Fishing pole in one hand, a cold can of Pepsi with a blue and orange koozie in the other, we’re sitting in a 17-foot Blazer flat-bottom boat on Lake Pomme de Terre. For my grandpa and I, the day couldn’t get any better. But to our surprise, it got better.
Pomme had endured weeks on end of relentless rains and flooding, so the water was 22 feet higher than normal. We thought of the absurd idea to drive his boat from one cove, over the land, to another cove. We fired up the 40 horsepower engine and drove straight through the foot and a half-deep water, emerging out of the brush in front of our family in the other boats. Both my grandpa and I were doubled over in laughter because no one could understand where we came from.
It’s the long drives, the sitting in the treestand, and the fishing on the boat days that become unending memories with Grandpa and me.
How is it possible for a 70-year-old man and a 16-year-old boy to be best friends? 54 years of age difference means different life experiences. He was only given a roof over his head and food on the table; my parents provide everything I need and more. He was in the Vietnam War when he was 22; I’ll be at some college party at that age. We lead different lifestyles, different experiences, different everything. Yet still, something brings us closer to each other than anyone else we know.
It all started when I was learning to walk. I was his shadow, learning how to survey Kraft cheese, shoot a .22 rifle and bait a hook without getting worm juice all over my fingers. I watched his every move, wanting to be exactly like him when I grew up. He’s taught me everything a person could know about hunting, fishing, cooking and being an all-around good person.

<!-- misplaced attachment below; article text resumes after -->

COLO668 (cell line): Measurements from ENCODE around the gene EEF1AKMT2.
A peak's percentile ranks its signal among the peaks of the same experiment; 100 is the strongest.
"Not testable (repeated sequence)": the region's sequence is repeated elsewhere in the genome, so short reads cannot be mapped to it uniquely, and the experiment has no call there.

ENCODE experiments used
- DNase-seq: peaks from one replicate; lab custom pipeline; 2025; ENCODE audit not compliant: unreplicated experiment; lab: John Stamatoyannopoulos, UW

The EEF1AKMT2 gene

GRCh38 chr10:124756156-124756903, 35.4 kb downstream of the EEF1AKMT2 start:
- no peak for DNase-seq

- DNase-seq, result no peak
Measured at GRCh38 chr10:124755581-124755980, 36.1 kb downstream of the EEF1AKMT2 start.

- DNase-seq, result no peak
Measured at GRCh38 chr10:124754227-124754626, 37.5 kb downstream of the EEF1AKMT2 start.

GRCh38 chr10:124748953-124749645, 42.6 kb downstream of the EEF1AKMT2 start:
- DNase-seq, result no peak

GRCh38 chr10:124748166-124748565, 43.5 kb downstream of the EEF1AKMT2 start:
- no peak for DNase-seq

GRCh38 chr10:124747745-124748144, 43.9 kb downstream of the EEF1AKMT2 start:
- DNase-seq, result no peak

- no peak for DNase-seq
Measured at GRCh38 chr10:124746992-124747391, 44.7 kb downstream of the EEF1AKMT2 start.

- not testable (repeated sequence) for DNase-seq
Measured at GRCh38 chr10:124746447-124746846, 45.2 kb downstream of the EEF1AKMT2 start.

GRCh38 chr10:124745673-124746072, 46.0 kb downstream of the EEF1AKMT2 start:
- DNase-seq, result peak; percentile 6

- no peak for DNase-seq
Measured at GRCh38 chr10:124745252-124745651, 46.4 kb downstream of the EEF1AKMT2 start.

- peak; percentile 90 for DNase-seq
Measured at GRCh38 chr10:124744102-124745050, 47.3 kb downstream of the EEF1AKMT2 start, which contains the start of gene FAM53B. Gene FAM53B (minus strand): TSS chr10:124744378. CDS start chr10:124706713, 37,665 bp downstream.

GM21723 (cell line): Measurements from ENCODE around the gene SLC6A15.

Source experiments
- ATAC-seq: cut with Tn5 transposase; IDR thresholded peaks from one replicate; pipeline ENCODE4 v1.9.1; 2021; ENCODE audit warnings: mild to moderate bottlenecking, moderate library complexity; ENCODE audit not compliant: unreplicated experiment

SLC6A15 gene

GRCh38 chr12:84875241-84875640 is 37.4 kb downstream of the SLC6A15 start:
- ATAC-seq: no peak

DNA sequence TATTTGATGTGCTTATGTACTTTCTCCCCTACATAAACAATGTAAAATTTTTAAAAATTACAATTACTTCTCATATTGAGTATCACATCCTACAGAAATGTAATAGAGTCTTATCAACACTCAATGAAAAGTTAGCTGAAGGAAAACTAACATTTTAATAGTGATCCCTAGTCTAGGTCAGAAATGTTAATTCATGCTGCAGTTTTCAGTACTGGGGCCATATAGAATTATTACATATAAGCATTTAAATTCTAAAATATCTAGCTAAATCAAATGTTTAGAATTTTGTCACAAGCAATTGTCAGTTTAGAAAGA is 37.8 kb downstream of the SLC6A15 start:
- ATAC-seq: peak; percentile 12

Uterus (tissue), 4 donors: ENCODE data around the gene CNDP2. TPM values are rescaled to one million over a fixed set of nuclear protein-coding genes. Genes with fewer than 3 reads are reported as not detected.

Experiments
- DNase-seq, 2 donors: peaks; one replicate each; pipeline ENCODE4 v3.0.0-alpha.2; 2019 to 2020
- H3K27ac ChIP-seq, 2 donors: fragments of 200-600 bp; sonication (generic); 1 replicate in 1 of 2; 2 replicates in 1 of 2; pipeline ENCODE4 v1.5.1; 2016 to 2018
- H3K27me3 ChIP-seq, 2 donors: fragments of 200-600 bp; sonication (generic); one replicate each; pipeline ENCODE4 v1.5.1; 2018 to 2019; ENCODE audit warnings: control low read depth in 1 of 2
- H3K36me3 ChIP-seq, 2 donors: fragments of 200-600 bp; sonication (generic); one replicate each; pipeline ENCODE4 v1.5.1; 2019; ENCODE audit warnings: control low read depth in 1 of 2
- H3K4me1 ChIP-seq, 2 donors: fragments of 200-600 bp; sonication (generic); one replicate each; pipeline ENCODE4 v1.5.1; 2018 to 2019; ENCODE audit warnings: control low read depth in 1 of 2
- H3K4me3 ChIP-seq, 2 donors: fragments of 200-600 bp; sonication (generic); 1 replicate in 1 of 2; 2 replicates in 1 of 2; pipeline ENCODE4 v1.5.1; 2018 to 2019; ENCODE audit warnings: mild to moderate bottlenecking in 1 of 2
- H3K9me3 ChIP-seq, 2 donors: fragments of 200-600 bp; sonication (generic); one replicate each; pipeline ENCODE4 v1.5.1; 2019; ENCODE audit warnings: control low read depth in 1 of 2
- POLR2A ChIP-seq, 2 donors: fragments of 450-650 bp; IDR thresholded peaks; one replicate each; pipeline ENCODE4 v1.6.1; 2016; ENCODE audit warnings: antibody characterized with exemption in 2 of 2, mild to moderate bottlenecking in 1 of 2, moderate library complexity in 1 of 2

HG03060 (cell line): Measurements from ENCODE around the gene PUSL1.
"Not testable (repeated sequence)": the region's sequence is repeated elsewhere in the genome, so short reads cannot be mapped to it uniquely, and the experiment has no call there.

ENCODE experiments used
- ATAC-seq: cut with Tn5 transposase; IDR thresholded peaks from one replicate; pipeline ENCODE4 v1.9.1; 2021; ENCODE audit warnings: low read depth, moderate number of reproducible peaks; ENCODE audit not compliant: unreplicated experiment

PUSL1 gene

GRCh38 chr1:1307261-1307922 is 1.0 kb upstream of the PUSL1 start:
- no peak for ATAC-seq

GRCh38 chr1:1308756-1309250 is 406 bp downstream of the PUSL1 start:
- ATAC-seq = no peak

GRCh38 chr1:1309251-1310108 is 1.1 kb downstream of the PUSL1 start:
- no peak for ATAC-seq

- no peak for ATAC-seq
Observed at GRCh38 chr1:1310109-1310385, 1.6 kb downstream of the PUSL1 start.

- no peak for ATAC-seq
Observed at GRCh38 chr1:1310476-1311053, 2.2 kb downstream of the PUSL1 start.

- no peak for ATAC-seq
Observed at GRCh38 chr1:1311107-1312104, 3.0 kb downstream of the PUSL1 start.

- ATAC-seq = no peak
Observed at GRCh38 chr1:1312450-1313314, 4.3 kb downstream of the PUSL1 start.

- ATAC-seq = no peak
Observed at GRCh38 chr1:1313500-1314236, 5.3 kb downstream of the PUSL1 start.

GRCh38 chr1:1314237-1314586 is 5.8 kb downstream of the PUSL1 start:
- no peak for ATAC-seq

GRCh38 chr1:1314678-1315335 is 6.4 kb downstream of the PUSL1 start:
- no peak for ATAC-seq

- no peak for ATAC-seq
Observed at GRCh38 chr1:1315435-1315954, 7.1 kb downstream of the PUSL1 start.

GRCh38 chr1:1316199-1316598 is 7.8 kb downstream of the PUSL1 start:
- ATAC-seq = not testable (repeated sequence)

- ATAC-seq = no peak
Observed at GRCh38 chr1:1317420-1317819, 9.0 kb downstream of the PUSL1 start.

When my grandpa and I are together, we couldn’t care less for what’s going on around us. We drove in his truck to the bunkhouse in Osceola, the sound of him bursting out into the chorus of classic Willie Nelson. The smallest of things will spark endless laughter, which eventually turn into some kind of ridiculous joke, that no one but us can understand.
The night I shot my first deer, which happened to be a small doe, Grandpa snagged an old pair of antlers. Before we skinned it, he had me hold the antlers up behind the deer’s head to make it look like it was a huge buck. We sent the picture out to our family members and told them I had shot the big buck we’d been seeing. To this day, we look back at the picture and laugh, thinking we’re the funniest guys in the world.
The biggest thing that brings us so close together is we see ourselves in each other. Despite growing up in opposite environments, there’s a sense that we both live within each other. We share the same love for hunting, fishing and family. Every time we get the chance to sit in the deer stand for a few free hours, we jump at it and make the most of it. Whether it’s sitting around the small wooden table, eating homemade chicken chili, or sitting in the treestand, darting back and forth, asking “Did you hear that?” Grandpa tells me every time we hunt that he cherishes and loves that I am able to share his passion with him.
On one of my first hunting trips, we were sitting 15 feet in the air in a treestand built for one person. We sat there with the red Coleman propane heater blowing on our toes, smashed together trying to stay warm. I looked up at him and said, “Grandpa, I think we need to get a bigger stand.” Ever since, he reminds me every hunting season of that freezing morning.
Everyone knows my grandpa as “Frog” or “the guy who does the big cookouts”, but I consider him my best friend. He’s not just a grandpa to me. Our relationship isn’t just a love forced by blood, it’s a friendship.